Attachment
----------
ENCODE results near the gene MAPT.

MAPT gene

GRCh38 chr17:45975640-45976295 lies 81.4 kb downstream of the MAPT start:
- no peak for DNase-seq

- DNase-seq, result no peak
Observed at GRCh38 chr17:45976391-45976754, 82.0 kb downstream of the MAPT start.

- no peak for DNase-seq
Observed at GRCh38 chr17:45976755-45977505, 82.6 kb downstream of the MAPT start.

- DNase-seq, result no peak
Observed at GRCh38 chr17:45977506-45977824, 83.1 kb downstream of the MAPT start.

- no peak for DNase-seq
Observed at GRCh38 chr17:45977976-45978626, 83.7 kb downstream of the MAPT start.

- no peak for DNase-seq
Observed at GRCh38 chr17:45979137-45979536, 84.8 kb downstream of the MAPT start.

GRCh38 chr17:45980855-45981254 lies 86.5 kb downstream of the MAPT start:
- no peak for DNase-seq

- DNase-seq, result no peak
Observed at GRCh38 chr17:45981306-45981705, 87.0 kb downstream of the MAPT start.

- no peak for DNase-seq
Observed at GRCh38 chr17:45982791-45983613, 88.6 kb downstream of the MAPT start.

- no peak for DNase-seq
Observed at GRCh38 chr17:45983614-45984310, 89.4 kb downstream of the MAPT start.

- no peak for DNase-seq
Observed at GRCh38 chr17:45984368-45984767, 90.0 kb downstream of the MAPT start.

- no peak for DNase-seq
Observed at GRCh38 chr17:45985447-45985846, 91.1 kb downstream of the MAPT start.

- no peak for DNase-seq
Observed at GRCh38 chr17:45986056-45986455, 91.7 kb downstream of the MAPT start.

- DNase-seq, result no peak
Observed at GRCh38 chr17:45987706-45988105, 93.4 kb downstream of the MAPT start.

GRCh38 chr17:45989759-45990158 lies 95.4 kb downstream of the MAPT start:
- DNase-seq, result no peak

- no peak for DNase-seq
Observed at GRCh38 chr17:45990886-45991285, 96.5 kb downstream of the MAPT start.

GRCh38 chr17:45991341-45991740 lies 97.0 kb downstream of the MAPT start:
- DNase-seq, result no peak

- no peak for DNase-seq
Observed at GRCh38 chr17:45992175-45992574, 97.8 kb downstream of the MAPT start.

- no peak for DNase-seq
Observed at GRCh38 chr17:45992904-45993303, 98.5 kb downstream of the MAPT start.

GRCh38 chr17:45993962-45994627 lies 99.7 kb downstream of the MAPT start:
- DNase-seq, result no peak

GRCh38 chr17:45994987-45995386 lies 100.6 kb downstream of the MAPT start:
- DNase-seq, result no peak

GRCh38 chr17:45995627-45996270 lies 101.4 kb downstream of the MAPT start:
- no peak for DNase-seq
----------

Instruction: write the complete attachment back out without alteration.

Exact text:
ENCODE results near the gene MAPT.

MAPT gene

GRCh38 chr17:45975640-45976295 lies 81.4 kb downstream of the MAPT start:
- no peak for DNase-seq

- DNase-seq, result no peak
Observed at GRCh38 chr17:45976391-45976754, 82.0 kb downstream of the MAPT start.

- no peak for DNase-seq
Observed at GRCh38 chr17:45976755-45977505, 82.6 kb downstream of the MAPT start.

- DNase-seq, result no peak
Observed at GRCh38 chr17:45977506-45977824, 83.1 kb downstream of the MAPT start.

- no peak for DNase-seq
Observed at GRCh38 chr17:45977976-45978626, 83.7 kb downstream of the MAPT start.

- no peak for DNase-seq
Observed at GRCh38 chr17:45979137-45979536, 84.8 kb downstream of the MAPT start.

GRCh38 chr17:45980855-45981254 lies 86.5 kb downstream of the MAPT start:
- no peak for DNase-seq

- DNase-seq, result no peak
Observed at GRCh38 chr17:45981306-45981705, 87.0 kb downstream of the MAPT start.

- no peak for DNase-seq
Observed at GRCh38 chr17:45982791-45983613, 88.6 kb downstream of the MAPT start.

- no peak for DNase-seq
Observed at GRCh38 chr17:45983614-45984310, 89.4 kb downstream of the MAPT start.

- no peak for DNase-seq
Observed at GRCh38 chr17:45984368-45984767, 90.0 kb downstream of the MAPT start.

- no peak for DNase-seq
Observed at GRCh38 chr17:45985447-45985846, 91.1 kb downstream of the MAPT start.

- no peak for DNase-seq
Observed at GRCh38 chr17:45986056-45986455, 91.7 kb downstream of the MAPT start.

- DNase-seq, result no peak
Observed at GRCh38 chr17:45987706-45988105, 93.4 kb downstream of the MAPT start.

GRCh38 chr17:45989759-45990158 lies 95.4 kb downstream of the MAPT start:
- DNase-seq, result no peak

- no peak for DNase-seq
Observed at GRCh38 chr17:45990886-45991285, 96.5 kb downstream of the MAPT start.

GRCh38 chr17:45991341-45991740 lies 97.0 kb downstream of the MAPT start:
- DNase-seq, result no peak

- no peak for DNase-seq
Observed at GRCh38 chr17:45992175-45992574, 97.8 kb downstream of the MAPT start.

- no peak for DNase-seq
Observed at GRCh38 chr17:45992904-45993303, 98.5 kb downstream of the MAPT start.

GRCh38 chr17:45993962-45994627 lies 99.7 kb downstream of the MAPT start:
- DNase-seq, result no peak

GRCh38 chr17:45994987-45995386 lies 100.6 kb downstream of the MAPT start:
- DNase-seq, result no peak

GRCh38 chr17:45995627-45996270 lies 101.4 kb downstream of the MAPT start:
- no peak for DNase-seq